If your parents took out Parent Plus Loans to help pay for your veterinary school, they can consolidate them via a Direct Loan Consolidation and choose the Income-Contingent Repayment (ICR) plan. On the ICR plan, payments are typically 20% of discretionary income.
The great part about IDR plans is that your payment scales up and down with your income. But if you have a high student loan balance, your IDR payments may not even cover your interest cost. And that would essentially keep you in a student loan debt trap for 20 years.
Student loan forgiveness
Federal student loan forgiveness is another benefit you’ll give up by refinancing. If you took out your loans after 2014 and are on the PAYE or IBR plan, you’ll be eligible for forgiveness on your remaining balance after 20 years. With REPAYE, undergraduate loans can be forgiven after 20 years, but graduate loans take 25 years. And the ICR plan grants forgiveness after 25 years for all loan types.
It’s important to keep in mind, though, that you’ll owe income tax on the forgiven balance. And for vets with large forgiven amounts, this could create a serious “tax bomb.” For instance, $100,000 of student loan forgiveness could generate a $20,000 to $35,000 tax bill, depending on your tax bracket.
Public Service Loan Forgiveness
The Public Service Loan Forgiveness (PSLF) program is designed to encourage workers to choose jobs in public service. With PSLF, you’ll be eligible for tax-free forgiveness after only 10 years of on-time payments on an IDR plan.
PSLF can be a great choice for medical professionals, teachers, lawyers, social workers and several other groups. But can veterinarians qualify for PSLF? The short answer is yes. But there’s a major caveat: PSLF jobs may not be very fulfilling.
For instance, many PSLF-qualifying jobs are food inspection positions with the U.S. Food and Drug Administration. Many veterinarians simply don’t find these kinds of jobs appealing. Working at a nonprofit shelter would also qualify for PSLF, but overworked staff and less-than-ideal living conditions for the animals can be discouraging.
For these reasons, it can be difficult for vets to stick with PSLF-qualifying jobs. Many of the veterinarians that Student Loan Planner have worked with end up walking away well before the 10 years.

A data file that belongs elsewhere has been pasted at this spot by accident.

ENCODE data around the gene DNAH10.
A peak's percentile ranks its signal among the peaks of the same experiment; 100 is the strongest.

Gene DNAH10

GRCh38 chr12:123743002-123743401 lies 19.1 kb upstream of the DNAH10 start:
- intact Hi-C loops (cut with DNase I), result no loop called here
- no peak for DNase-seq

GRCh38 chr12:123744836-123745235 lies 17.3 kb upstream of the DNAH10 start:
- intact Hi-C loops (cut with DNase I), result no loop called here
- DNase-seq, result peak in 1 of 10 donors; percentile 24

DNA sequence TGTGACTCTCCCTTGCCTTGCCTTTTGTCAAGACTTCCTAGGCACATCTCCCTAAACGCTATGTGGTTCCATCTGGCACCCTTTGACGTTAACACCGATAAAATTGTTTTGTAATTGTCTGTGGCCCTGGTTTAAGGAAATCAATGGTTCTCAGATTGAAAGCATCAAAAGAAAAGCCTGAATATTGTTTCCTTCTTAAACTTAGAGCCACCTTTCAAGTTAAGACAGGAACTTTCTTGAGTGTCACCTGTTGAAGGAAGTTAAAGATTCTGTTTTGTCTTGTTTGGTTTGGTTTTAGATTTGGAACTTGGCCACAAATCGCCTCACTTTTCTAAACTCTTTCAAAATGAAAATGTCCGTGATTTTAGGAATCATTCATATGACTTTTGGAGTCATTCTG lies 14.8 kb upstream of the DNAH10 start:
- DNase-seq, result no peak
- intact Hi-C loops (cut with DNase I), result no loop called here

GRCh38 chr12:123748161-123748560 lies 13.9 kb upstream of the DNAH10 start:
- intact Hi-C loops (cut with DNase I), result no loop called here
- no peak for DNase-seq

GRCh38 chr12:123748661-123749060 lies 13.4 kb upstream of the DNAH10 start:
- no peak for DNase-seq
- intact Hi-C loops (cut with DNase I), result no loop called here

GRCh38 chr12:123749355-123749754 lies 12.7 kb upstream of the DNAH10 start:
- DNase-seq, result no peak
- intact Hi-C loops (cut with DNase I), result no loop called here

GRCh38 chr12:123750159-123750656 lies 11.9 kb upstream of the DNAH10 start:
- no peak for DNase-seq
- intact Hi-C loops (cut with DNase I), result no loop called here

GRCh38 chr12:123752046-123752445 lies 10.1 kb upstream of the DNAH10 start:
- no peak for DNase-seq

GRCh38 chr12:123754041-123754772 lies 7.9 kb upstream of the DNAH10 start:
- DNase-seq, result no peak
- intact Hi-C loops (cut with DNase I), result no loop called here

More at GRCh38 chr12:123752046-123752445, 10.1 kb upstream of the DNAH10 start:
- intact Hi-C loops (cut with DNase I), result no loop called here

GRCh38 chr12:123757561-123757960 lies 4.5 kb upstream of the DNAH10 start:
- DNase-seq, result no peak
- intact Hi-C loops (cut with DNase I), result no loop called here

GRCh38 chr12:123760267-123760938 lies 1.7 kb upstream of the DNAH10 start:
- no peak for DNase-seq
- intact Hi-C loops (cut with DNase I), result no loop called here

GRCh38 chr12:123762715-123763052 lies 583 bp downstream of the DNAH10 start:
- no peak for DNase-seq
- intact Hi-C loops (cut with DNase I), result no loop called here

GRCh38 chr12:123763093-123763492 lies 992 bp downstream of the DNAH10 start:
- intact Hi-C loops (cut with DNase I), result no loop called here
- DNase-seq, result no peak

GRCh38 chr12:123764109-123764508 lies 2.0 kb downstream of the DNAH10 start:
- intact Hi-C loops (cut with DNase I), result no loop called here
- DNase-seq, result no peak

However, if you are pursuing veterinary PSLF and think you’ll stick it out with your qualifying job, you should definitely not refinance. You’ll immediately lose eligibility for the program.
Should veterinarians refinance?
If your credit and DTI ratio are good and you don’t plan to pursue PSLF, you could be an ideal candidate to refinance vet school loans.
However, you’ll want to make sure you don’t qualify for any other forgiveness options. For instance, the Veterinary Medicine Loan Repayment Program will pay up $25,000 a year if you agree to serve in a designated shortage area for three years. The Army offers up to $120,000 of student loan repayment through the Active Duty Health Professions Loan Repayment Program. And finally, your state may have its own vet student loan forgiveness programs.
If you plan to take advantage of any forgiveness programs, you might as well stay on a federal IDR repayment plan. But if you don’t qualify for any of them, refinancing could save you a ton of money.
Choosing your lender
You’ll want to be careful when selecting a lender to refinance your student loans. To begin your search, take a look at Student Loan Planner’s list of the best banks to refinance student loans.
When you’re comparing lenders, the interest rate you’re offered is obviously very important. But there are a few more questions you’ll want to ask before making a decision:
- Is the APR I’m being quoted for a variable- or fixed-rate loan?
- What are the repayment terms (how many years until the loan will be fully repaid)?
- What are the eligibility requirements for this lender?
- Does this lender offer financial hardship forbearance or deferment if I choose to go back to school?
- Does this lender offer death or disability forgiveness?
We’ve quickly covered the basic pros and cons to consider before you refinance vet school loans. But you may run into more questions along the way. If so, one of Student Loan Planner’s consultants would love to help. Schedule a student loan consultation today.